At the present time, it is known that Eastern European Jews have a significant Eastern Mediterranean element which manifests itself in a close relationship with Kurdish, Armenian, Palestinian Arab, Lebanese, Syrian, and Anatolian Turkish peoples.
And in a religious sense Armenian's and Jews share a common ancestry, based on Noah. The Armenian people are descended from Noah's son Japheth, while the tribes of the Hebrew kingdom are descendents of Noah's sons Shem and Ham.
There are direct links between the races, first recorded by Movses Khorenatsi in his History of Armenia. In his history he writes that during Nabukhadnezzar's reign, when he fought against the king of Egypt and Joachim, the king of Jerusalem, King Hratchia (descended from Haik), gave him an army for which service and assistance he received a great number of Hebrew salves whom he settled in different parts of the country. Before Nabukhadnezzar's reign, the Assyrian King Sanassar had killed the king of Israel Osee, in 739 BCE, and demolishing Samaria, had sent ten tribes beyond the Euphrates to Southern Armenia. Among the Jews taken captive by Hratchia, there was a man by the name of Kh'mbat or Smbat-Bagrat, the progenitor of the Bagratuni dynasty in Armenia. Hratchia appointed Smbat to very important positions.
Khorenatsi wrote, "Bagratunis come from Smbat. Some say they come from Haik, but this is wrong. The Bagratunis only gave the name Smbat to their sons. It is a Hebrew name and is actually Kh'mbat. Smbat is the beginnning of the dynasty that eventually rules Kars, Ani and Georgia.
The original data on the Jewish settlements in Transcaucasia are related to the 4th – 3rd cc. B.C.
In the first century BCE, Tigran the Great resettled some 10,000 Jews in Armenia following his retreat from Palestine. The Byzantine historian Faustus wrote that the number of Jews who converted to Christianity in the 4th century numbered 40,000.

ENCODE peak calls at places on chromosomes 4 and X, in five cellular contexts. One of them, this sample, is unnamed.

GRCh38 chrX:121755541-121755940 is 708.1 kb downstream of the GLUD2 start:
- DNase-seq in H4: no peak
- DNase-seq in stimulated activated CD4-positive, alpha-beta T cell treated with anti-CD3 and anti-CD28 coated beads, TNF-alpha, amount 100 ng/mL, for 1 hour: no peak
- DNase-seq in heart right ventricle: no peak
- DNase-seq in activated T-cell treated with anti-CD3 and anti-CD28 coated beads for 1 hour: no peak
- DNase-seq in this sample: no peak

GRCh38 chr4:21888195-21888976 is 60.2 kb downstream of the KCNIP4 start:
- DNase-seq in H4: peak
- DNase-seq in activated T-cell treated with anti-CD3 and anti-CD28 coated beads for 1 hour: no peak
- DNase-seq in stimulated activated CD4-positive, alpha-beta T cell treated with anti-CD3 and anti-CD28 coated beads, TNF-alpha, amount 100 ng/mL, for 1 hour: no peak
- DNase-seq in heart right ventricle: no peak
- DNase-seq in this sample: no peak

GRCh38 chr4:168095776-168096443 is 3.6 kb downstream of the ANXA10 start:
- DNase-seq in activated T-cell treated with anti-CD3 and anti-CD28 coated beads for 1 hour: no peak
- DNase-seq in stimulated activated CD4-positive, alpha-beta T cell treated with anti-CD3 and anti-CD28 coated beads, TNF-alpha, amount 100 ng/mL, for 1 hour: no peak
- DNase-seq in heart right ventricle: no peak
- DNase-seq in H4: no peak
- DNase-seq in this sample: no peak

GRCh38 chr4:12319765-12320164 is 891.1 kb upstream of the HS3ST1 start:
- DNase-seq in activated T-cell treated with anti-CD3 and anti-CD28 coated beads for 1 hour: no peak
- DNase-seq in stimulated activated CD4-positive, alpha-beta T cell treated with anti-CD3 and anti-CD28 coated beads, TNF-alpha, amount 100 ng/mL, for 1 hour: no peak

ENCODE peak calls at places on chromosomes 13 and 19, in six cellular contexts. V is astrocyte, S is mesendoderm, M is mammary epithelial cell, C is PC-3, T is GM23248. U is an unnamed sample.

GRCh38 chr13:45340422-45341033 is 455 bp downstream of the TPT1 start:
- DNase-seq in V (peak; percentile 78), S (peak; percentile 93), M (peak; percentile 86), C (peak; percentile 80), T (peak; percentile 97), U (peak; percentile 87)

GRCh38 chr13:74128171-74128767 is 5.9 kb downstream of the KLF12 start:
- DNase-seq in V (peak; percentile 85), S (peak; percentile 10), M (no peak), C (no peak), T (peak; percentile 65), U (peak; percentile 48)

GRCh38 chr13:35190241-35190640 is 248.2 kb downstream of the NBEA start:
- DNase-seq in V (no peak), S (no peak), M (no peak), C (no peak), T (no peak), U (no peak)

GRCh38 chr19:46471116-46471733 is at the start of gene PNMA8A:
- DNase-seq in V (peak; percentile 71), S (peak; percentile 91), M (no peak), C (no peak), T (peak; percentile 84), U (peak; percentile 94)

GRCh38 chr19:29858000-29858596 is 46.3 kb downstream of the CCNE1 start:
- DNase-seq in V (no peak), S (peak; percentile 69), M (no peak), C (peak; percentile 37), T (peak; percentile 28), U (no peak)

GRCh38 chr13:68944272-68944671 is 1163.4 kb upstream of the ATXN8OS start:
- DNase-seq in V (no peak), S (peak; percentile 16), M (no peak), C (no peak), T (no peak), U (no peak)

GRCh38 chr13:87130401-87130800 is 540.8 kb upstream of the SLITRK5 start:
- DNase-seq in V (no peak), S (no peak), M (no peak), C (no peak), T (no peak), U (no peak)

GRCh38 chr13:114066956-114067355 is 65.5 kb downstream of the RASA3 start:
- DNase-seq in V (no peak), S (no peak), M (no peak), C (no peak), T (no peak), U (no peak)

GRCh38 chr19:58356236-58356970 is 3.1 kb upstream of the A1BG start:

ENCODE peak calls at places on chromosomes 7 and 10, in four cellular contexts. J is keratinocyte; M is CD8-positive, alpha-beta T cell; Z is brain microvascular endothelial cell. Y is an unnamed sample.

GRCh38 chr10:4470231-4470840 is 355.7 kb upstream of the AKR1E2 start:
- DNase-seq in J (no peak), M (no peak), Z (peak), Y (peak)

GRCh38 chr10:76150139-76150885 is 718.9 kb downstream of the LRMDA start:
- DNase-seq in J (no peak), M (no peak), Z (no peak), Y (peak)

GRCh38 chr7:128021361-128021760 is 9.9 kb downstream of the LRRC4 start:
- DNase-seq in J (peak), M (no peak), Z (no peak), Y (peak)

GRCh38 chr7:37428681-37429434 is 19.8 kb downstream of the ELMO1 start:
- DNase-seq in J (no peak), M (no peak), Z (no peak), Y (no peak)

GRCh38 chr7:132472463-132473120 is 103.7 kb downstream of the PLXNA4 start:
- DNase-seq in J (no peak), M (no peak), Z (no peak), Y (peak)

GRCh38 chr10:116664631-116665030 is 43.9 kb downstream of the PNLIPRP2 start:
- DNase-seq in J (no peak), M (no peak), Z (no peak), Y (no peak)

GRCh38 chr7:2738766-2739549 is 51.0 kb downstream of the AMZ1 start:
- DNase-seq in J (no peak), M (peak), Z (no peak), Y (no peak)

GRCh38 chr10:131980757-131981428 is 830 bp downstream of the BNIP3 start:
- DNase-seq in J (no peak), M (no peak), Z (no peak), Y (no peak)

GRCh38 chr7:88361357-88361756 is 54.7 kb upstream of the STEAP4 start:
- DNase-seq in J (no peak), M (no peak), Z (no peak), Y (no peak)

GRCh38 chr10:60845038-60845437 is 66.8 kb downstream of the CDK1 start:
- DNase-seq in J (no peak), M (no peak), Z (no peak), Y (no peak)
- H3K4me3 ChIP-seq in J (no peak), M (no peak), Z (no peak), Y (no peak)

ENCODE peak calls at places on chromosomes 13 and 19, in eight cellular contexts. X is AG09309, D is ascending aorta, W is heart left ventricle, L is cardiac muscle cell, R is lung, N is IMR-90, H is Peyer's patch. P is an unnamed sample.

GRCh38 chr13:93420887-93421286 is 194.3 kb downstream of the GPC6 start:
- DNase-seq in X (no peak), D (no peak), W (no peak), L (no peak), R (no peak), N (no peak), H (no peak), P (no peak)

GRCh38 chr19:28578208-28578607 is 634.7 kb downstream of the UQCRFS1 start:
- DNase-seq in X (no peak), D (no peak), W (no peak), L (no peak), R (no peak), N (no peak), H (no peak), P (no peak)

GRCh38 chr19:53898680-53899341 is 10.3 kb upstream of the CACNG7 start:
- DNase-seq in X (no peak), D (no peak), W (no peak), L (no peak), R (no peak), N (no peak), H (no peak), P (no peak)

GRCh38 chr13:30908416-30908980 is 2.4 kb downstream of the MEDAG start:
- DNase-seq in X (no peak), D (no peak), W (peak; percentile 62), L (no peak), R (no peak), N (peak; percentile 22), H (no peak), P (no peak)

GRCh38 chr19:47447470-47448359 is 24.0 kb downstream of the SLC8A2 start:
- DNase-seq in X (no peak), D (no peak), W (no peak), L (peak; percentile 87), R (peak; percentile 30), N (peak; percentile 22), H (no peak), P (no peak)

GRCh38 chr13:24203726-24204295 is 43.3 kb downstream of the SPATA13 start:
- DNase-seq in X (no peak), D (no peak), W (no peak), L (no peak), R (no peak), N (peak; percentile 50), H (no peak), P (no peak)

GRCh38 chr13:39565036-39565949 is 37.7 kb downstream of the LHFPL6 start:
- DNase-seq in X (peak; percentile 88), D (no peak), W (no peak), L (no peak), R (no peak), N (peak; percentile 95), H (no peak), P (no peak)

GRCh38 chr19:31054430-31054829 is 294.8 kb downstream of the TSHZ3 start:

More specific data, however, on the Jews residing the Old Armenia, are lacking. It is nonetheless possible that in the remote ages there was a certain number of Jews in Eastern Armenia, which is incidentally corroborated by a recently discovered archeological evidence of a Jewish cemetery in Eghegnadzor (currently under investigation).
After the Russo-Persian war in the 19th c. and the annexation of Armenia by Russia, a Jewish community resettled to Armenia from the region of Urmia, Salmast and Khoy (Northern Iran). Those were mainly members of the Kurdish Jewish subethnic group, the so-called Kurdish Jews, speaking the Assyrian language.
The Kurdish Jews that settled in Yerevan, counted 924 by the census of 1897. By that time there was a synagogue in Yerevan. Later the community relocated to Georgia.
The most recent wave arrived during the World War II, as Armenia offered a safe haven for those driven away from the Nazi-occupied parts of Russia, Belarus, and Ukraine.
Currently Jews make up a very small portion of the population, no more than a thousand. Many immigrated to Israel after the breakup of the Soviet Union. After seven decades under Soviet rule, the remaining are coming forward to assert their Jewish identity. Recently, a cultural center and a Sunday school were opened to provide a place to teach the history of Judaism and Hebrew. Almost two hundred students, half of whom are adults, are now enrolled in the school. Two synagogues are known to exist, one in Yerevan, and the other in Giumri. The one in Yerevan conducts services.